Separation of church and state
The "separation of church and state" is the idea that the state, or government, is not aligned with any particular religious institution. The concept, which became prominent with the First amendment of the American constitution, is best understood in the context of the history that led to the American position.
Separation in American
America was founded in part by Christians who had fled Britain because that country endorsed the Church of England as the official state church, and suppressed the freedom of other Christians to worship in other ways. The intention was to have a government that did not endorse any particular Christian organisation. The intention was never to have a government that distanced itself from theistic religion absolutely, as many atheists and secularists contend. Indeed, the Declaration of Independence of the United States and its government have always endorsed Christian views, but not ones that are restricted to particular Christian denominations.
- The Declaration of Independence makes the following references:
- "Nature's God"
- "their [mankind's] Creator"
- "appealing to the Supreme Judge of the world"
- "a firm reliance on the protection of divine Providence"
- "our sacred Honor"
- The Pledge of Allegiance refers to "one nation under God".
- Coins have "In God We Trust" on them.
- The National Anthem includes the phrase "In God is our trust."
Modern secular views
Atheists and secularists promote the idea that the separation of church and state means that the state must not endorse even the idea of God, let alone Christianity, let alone a particular Christian religious institution. In doing so, they are effectively arguing that governments should adopt a de-facto atheist position, which treats God as though He doesn't exist, even if not explicitly endorsing that view. This is based on their belief that atheistic religions do not count as religions, but are the default position.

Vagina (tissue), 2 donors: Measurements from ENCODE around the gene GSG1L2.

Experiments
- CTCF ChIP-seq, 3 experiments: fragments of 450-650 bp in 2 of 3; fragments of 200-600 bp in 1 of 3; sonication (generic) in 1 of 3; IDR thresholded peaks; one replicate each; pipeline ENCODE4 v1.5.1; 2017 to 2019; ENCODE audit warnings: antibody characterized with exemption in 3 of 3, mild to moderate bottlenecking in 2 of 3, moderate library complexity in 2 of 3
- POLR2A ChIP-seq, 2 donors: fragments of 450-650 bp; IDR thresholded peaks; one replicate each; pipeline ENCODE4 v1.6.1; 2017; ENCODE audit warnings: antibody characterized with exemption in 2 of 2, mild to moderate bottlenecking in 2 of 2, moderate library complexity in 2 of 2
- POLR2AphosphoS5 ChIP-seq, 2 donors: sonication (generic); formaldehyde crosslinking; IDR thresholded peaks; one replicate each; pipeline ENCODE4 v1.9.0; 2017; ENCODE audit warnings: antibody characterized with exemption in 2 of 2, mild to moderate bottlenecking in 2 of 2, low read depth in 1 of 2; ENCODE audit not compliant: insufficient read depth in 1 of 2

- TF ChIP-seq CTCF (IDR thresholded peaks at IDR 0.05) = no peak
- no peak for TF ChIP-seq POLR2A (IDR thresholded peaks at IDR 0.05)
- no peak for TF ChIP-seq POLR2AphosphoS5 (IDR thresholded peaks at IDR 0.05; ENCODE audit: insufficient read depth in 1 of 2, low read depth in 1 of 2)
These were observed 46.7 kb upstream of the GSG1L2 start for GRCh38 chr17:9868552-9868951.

This way of thinking implicitly if not explicitly denies that modern western civilisations and many of its laws are based on a Christian worldview. For example, laws against rape and murder are, ultimately, based on the view that we are made in the image of God, and have no authority to kill another person, except in limited circumstances such as properly-constituted systems of justice. By contrast, an atheistic view should allow for one person killing another, on the basis that our very existence is due to our ancestors—including ancestor species—out-competing others. The fact that most atheists do not endorse such indiscriminate "survival of the fittest" is due not to their atheistic beliefs, but to having been raised in societies with a Christian heritage and having been taught Christian values. Some atheists, however, are exceptions to that rule. Stalin, for instance, seemingly considered humans no more worthy of life than grass that was to be mowed, and slaughtered millions.
- ↑ The thirteen united States of America, Declaration of Independence, Wed. 4th July, 1776Wed. July 4th, 1776.
- ↑ Francis Bellamy et. al., The Pledge of Allegiance.
- ↑ A Nation "Under God", Vine & Fig Tree.
- ↑ Russell Grigg, Stalin: from choir boy to communist butcher, Creation 31 (1):52–54, December 2008.